Cheney Free Press -

By John McCallum
Managing Editor 

Inslee orders Washington residents to "Stay home, stay safe" -- Updated


Last updated 3/28/2020 at 6:13pm

OLYMPIA -- In a televised address this evening, Washington Gov. Jay Inslee said he would be signing a statewide order requiring everyone to stay home in order to attempt to slow the spread of the novel coronavirus and the disease it carries COVID-19.

Inslee said the order would last for two weeks, but could be extended. As of today, the disease that has swept the world has resulted in 2,221 confirmed cases in Washington resulting in 111 deaths.

"The less time we spend in public, the more lives we will save," Inslee said.

The proclamation will require every Washington resident to stay home unless they need to pursue an essential activity, ban all gatherings for social, spiritual and recreational purposes and close all businesses except essential businesses. Business closures must happen 48 hours after Inslee signs the order.

People may continue to go outside as long as they remain at least six feet from each other. Grocery stores, doctor's offices and other essential businesses will remain open.

In a post-address press conference, Department of Commerce Director Lisa Brown ticked off a list of categories essential businesses would fall under: Health care and public health, emergency services, food production and agriculture, energy and infrastructure, transportation and logistics, communications and information technology, financial services and manufacturers who are integral part of supplying the health care system. Workers in these businesses will be asked to conduct their activity with health, safety and their well being paramount.

"Simply carry out the activity with as much safety and social distancing as possible," Brown said.

Inslee's Chief of Staff David Postman said the order is not a shelter in place order, which he said is described as pertaining to natural disasters, hurricanes and active shooter situations.

"That's not where we're at," Postman said.

Postman said mitigation measures previously put in place -- closing schools and universities, bars, restaurants, event activities along with restricting gatherings to no more than 50 people -- had shown some effectiveness when looking at original projections. But reports over the weekend of crowded beaches and coastal cities reporting out-of-town visitors overrunning their facilities led them to realize a number of Washingtonians were still not taking the situation seriously.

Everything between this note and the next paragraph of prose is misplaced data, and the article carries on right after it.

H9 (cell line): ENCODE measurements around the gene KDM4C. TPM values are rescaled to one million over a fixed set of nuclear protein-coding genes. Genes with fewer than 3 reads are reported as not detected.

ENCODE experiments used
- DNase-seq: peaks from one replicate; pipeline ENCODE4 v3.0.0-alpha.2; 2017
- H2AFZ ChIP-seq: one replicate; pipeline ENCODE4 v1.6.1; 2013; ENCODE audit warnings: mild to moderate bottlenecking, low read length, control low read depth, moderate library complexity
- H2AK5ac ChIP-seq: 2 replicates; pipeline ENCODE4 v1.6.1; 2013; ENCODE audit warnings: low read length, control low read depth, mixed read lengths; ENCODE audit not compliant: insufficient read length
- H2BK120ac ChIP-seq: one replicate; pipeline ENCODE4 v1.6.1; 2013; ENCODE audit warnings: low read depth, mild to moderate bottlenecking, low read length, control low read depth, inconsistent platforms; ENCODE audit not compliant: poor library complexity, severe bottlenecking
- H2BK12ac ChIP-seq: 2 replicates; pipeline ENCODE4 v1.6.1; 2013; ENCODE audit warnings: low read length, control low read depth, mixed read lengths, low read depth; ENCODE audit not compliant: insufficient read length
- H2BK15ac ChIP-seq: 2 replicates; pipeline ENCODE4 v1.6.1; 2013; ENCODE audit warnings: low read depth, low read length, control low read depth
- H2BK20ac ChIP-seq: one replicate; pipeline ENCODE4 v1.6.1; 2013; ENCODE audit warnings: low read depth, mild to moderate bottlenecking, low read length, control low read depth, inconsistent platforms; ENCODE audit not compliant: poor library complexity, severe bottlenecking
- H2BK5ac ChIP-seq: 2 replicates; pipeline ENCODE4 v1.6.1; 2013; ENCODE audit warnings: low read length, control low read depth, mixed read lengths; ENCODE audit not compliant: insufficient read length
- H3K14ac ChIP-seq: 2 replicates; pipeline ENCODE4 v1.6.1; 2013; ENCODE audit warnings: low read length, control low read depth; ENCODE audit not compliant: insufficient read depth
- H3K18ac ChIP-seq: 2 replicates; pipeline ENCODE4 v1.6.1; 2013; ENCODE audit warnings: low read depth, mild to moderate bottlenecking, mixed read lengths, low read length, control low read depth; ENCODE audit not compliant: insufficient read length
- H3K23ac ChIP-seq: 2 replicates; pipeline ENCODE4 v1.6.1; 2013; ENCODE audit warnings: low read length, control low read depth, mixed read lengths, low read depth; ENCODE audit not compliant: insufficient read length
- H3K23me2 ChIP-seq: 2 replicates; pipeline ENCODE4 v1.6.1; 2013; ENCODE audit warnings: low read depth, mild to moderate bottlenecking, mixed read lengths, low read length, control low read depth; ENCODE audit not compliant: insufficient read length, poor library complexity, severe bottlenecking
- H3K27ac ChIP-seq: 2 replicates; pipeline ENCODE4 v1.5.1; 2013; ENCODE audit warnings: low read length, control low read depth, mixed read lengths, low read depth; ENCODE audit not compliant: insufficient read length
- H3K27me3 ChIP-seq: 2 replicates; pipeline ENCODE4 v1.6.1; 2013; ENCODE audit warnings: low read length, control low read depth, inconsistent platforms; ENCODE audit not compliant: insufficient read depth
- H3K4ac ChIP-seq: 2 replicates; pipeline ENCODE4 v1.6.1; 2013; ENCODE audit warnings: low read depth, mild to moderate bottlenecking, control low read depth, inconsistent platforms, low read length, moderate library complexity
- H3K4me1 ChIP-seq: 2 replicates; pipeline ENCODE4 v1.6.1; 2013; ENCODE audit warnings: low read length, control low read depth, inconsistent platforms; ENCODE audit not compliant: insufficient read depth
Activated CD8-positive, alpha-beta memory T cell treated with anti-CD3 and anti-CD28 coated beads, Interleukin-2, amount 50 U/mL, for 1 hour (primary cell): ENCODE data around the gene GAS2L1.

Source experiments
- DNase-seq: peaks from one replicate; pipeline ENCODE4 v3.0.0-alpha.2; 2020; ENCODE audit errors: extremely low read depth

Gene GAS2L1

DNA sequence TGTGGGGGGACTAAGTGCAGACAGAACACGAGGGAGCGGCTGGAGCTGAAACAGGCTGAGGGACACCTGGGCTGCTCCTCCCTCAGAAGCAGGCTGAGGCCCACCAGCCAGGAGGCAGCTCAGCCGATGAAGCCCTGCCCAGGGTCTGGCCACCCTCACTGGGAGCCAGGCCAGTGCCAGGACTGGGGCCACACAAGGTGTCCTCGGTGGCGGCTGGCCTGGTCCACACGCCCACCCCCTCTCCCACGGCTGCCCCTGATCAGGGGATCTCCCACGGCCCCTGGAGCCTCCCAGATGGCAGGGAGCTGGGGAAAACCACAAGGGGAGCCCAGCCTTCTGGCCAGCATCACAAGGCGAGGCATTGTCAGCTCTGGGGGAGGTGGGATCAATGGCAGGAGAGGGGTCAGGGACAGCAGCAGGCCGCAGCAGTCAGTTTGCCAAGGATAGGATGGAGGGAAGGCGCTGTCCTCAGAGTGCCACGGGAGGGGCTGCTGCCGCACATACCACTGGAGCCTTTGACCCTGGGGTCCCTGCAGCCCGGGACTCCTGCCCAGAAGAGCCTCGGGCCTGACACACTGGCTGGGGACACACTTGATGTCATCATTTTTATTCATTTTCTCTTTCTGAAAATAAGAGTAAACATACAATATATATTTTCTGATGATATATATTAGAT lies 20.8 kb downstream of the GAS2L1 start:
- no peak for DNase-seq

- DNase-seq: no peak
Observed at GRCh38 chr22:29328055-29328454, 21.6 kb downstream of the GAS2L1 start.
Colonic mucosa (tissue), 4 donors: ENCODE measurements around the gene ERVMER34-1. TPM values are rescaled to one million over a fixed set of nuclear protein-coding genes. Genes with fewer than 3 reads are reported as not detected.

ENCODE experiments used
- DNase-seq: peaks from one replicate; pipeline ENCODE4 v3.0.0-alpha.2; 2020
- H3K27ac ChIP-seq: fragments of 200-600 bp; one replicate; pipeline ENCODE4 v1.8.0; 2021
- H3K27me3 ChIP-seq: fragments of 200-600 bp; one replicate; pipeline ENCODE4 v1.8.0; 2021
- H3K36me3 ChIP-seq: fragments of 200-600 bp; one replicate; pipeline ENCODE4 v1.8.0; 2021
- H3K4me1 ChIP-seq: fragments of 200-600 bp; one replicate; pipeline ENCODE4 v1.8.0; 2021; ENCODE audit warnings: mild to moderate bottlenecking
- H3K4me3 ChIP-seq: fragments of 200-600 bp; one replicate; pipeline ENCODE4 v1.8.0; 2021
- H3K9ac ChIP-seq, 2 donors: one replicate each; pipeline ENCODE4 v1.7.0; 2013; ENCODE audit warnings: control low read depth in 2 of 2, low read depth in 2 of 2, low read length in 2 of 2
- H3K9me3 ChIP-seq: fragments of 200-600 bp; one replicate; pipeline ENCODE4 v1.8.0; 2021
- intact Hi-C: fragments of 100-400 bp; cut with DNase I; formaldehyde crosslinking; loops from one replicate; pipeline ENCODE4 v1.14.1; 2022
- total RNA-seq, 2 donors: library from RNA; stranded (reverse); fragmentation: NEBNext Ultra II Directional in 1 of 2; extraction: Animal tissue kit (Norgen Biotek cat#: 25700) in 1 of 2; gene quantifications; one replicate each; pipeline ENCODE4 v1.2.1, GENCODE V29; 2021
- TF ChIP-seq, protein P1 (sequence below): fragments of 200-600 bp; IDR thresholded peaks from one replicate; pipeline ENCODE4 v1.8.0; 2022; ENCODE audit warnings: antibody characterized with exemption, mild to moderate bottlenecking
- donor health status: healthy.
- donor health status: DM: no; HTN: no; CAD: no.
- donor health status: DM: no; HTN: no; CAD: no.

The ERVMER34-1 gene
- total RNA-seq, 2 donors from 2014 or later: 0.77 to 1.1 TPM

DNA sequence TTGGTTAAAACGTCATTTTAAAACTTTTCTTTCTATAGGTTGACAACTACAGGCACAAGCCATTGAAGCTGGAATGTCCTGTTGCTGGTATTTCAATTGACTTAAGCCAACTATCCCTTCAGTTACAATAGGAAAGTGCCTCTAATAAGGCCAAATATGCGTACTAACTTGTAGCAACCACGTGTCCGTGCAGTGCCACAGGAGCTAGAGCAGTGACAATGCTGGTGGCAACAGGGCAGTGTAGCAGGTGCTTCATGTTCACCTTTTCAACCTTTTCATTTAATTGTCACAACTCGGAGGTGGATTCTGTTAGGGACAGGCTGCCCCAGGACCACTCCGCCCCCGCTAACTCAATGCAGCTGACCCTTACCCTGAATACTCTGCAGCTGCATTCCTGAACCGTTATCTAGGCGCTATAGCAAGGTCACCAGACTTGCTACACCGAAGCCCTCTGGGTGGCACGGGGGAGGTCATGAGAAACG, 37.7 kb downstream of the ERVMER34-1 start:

Washington Secretary of Health Dr. John Weissman said residents should not be traveling about the state in search of activities or to visit with friends or family. Social distancing plays and important part in slowing the spread of COVID-19, without which Weissman said projections show that one infected could then infect 2-3 others.

"Without social distancing this just keeps spreading like wildfire," Weissman said.

Washington State Patrol Chief John Batiste said Inslee's order is enforceable under the Revised Code of Washington (43.06.220 Section 5) as gross misdemeanor only if that person had knowledge of the order prior to be contacted by law enforcement. Batiste said law enforcement's approach would not be about handing out citations but about educating the public that following the order was about personal safety and the safety of others. He added they would disband gatherings if needed.

"You're helping us help them (others) stay safe," he added.

Weissman said officials will be looking at case counts to see if the order is being effective in slowing the spread of COVID-19. That data won't materialize for another couple of weeks as someone infected today would have up to 14 days before symptoms of the disease began to appear.

Weismann also said the order was needed to reduce potential stresses on the health care system, protecting workers critical to the recovery effort.

John McCallum can be reached at

Author Bio

John McCallum, Managing Editor

John McCallum is an award-winning journalist who has been with the Cheney Free Press for over 20 years. He has received 10 Washington Newspaper Publisher Association awards for journalism and photography, including first place awards for Best Investigative, Best News and back-to-back awards in Best Breaking News categories. He has been serving as editor of the Spokane Valley News Herald since March 2020.

Phone: 509-235-6184
Contact John McCallum


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